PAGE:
A CONTRASTING STANCE is taken by Azur and Asmar, a beautifully rendered kiddie cartoon that boasts far more political daring than most Hollywood movies. A parable of cross-cultural understanding from worldly French animator Michel Ocelot, the maker of the folkloric Kirikou and the Sorceress, this faux-medieval saga ends with the moral of Bulworth, Warren Beatty's crazed ode to a mulatto future.

"Azur(e)" means blue, of course, and "asmar" is apparently the Arabic term for dark-skinned. The characters with those names are, respectively, a motherless French prince and the fatherless son of the noble's nanny, who nurses them both. The two grow up as brothers, and Asmar's mother, Jenane, call both boys her sons. Eventually, Azur's imperious father tires of the boys's relationship, sending his son away to study and banishing Jenane and Asmar.

Matured into the sort of blond, blue-eyed chevalier who must undertake a quest, Azur remains obsessed with the stories Jenane once told him, notably the one about an imprisoned djinn fairy. So he embarks on a voyage to the Arab world where — this is a fairy tale, after all — he soon re-encounters Jenane and Asmar. The latter is hostile at first, but brotherly bonds are quickly restored, and the young men set out to rescue that djinn fairy. It seems that all Jenane's fantastic bedtime stories are actually true, at least in the brightly hued world Ocelot and his collaborators have crafted with a mix of old (cutout) and new (digital) animation styles.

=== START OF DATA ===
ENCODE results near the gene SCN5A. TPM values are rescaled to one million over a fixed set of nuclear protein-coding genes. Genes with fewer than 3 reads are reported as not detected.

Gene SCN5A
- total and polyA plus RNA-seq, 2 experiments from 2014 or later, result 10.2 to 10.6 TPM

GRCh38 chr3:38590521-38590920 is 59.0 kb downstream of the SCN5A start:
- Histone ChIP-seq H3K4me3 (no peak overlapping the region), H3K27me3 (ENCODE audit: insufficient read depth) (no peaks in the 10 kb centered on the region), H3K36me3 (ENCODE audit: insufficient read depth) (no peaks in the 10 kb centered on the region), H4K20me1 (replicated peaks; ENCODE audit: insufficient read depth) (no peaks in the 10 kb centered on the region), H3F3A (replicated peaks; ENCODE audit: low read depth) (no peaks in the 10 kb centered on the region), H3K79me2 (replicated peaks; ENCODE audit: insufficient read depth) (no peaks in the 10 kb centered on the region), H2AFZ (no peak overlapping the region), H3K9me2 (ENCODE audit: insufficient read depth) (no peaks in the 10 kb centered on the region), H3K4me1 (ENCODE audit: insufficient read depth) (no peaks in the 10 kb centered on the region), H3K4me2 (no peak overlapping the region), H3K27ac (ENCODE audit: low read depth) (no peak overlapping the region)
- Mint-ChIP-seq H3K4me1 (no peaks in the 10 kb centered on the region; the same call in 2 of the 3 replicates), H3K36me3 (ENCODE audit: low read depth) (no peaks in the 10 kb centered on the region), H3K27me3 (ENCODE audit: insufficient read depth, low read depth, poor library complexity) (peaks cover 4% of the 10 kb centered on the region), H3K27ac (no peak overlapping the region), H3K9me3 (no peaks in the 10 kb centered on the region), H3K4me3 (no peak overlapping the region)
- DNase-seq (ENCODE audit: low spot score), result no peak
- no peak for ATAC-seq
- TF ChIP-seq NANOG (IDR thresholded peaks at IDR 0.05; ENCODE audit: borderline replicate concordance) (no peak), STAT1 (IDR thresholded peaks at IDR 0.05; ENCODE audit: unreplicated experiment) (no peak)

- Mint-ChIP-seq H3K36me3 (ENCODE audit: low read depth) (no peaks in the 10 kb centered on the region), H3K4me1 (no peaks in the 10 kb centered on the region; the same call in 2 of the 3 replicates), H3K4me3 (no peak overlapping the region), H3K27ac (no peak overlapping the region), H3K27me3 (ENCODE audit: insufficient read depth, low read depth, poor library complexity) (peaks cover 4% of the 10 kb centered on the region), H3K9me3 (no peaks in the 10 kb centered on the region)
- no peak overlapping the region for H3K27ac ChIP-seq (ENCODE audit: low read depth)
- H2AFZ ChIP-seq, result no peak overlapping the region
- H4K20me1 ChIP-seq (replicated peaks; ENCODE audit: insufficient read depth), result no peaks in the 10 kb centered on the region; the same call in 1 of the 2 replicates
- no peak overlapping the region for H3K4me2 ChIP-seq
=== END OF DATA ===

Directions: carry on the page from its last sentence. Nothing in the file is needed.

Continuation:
Azur and Asmar's elaborate images evoke Islamic mosques, Arab palaces, and Persian manuscripts, celebrating the region that has long fascinated Western explorers, while horrifying the guardians of Eurocentric culture. (Are the images sort of flat? Yeah, but so is traditional Arab and Iranian art.) Ocelot gives a sense of the area's exotic appeal, while emphasizing the East-West cultural gap, by presenting much of the subsidiary chatter in Arabic. Because Azur's command of the language is shaky — like the viewer's, most likely — the major characters must speak French. Which is to say, English, since the dialogue has been dubbed for U.S. release.

That's too bad, because the film seems fundamentally a lesson in tolerance for Ocelet's fellow countrymen. Yes, the U.S. is the country that is currently occupying an Arab nation, but Arab/West tension is higher in France, where riots have erupted in immigrant neighborhoods, and head scarves have been banned for Muslim schoolgirls. Striking back, the movie posits that blue eyes are considered bad luck in the Arab world, and introduces a Jewish scholar who notes that his people are better accepted in Arab lands than in Europe. (Well, it used to be true.)

Although the PG-rated film never shows anything more carnal than Jenane's nursing breast, it builds to a Jungle Fever moment — without Spike Lee's Sister Aloysius-like disapproval. When Azur and Asmar presents "the answer for a harmonious future," it's a simplistic but bracingly subversive plea for literally breeding out cultural disharmony.

FROST/NIXON — 2008, 122 min; at AMC Georgetown.

DOUBT — 2008, 104 min; at Landmark E Street and Bethesda Row.

AZUR & ASMAR — 2008, 99 min; at Landmark E Street.